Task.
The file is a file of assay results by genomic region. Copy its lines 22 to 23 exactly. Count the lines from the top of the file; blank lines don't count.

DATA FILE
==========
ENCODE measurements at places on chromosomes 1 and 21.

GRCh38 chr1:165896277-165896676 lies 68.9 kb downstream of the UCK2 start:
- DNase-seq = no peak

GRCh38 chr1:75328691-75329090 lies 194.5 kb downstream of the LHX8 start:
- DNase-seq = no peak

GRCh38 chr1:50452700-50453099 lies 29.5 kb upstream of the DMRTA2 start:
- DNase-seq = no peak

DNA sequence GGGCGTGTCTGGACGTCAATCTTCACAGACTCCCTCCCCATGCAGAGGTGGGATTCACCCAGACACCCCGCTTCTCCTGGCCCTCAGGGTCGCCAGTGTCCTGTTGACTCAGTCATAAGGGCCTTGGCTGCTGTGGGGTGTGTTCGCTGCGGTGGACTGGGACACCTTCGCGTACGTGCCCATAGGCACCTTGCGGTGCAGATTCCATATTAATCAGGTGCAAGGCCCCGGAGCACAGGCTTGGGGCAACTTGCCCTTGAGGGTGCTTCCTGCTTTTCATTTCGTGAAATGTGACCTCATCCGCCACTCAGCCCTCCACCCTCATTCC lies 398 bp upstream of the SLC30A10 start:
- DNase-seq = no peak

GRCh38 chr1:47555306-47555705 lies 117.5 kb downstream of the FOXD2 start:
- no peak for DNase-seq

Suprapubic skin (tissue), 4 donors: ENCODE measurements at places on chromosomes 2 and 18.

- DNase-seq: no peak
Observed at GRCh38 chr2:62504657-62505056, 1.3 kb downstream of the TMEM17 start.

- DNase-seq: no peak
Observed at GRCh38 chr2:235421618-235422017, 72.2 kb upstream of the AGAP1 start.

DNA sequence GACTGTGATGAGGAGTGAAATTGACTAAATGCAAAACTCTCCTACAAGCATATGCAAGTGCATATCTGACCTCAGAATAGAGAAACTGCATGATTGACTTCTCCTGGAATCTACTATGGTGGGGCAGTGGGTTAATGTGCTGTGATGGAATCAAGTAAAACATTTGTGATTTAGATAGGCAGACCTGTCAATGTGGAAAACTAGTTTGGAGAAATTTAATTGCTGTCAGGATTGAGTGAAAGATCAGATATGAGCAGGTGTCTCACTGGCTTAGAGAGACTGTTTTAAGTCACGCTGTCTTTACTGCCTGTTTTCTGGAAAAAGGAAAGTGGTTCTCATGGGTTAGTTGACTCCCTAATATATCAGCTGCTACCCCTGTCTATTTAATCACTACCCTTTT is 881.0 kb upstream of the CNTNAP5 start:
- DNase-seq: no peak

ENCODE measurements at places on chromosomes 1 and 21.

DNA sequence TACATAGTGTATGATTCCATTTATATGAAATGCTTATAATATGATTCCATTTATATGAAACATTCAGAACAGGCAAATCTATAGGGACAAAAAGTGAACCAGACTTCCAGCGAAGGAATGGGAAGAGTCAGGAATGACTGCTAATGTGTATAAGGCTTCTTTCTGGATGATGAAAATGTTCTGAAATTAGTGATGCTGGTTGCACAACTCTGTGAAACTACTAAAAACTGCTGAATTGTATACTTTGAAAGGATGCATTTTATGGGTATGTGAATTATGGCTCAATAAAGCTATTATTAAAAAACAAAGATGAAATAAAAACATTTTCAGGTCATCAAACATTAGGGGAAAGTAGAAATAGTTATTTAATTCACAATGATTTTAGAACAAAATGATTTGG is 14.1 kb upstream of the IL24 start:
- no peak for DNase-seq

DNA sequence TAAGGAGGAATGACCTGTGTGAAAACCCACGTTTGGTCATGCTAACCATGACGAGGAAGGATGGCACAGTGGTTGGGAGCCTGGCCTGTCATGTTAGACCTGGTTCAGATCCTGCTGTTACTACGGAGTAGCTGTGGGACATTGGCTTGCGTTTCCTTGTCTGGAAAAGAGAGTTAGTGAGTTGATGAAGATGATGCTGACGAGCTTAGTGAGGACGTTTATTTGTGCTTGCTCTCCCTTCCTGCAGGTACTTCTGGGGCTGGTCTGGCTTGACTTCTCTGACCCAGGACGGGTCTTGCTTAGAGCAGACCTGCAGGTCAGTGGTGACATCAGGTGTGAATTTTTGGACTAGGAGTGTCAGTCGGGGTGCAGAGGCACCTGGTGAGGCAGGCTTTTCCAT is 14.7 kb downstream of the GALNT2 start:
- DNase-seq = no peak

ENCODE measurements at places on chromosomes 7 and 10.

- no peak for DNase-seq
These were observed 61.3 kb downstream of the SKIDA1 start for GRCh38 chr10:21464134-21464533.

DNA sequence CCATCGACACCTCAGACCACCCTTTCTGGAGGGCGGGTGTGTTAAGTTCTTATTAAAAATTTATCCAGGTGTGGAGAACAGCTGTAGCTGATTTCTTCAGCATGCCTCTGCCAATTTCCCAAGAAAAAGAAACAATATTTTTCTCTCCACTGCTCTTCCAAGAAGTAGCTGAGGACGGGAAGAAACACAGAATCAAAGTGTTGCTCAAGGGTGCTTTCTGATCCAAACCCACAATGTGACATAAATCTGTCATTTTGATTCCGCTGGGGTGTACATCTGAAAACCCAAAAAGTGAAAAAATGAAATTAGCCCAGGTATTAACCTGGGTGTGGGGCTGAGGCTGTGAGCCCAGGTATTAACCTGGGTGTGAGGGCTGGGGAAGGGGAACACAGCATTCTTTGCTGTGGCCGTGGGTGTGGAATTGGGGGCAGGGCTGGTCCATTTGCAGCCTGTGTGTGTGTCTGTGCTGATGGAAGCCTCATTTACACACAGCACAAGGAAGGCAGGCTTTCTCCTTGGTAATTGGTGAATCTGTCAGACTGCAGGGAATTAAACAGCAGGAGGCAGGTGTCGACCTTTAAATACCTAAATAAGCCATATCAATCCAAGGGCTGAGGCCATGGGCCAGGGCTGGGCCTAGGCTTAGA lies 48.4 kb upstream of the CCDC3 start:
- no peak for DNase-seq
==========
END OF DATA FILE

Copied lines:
DNA sequence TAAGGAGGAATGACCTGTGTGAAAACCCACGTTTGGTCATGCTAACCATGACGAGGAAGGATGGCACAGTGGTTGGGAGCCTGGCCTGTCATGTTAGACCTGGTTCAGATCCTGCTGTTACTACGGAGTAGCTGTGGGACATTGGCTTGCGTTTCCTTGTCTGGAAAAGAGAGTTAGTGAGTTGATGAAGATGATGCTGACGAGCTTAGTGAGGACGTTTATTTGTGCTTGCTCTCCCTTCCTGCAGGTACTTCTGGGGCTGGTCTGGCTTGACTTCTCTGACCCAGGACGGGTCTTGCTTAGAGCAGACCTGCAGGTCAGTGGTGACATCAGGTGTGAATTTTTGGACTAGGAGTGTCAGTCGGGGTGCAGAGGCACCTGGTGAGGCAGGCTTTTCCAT is 14.7 kb downstream of the GALNT2 start:
- DNase-seq = no peak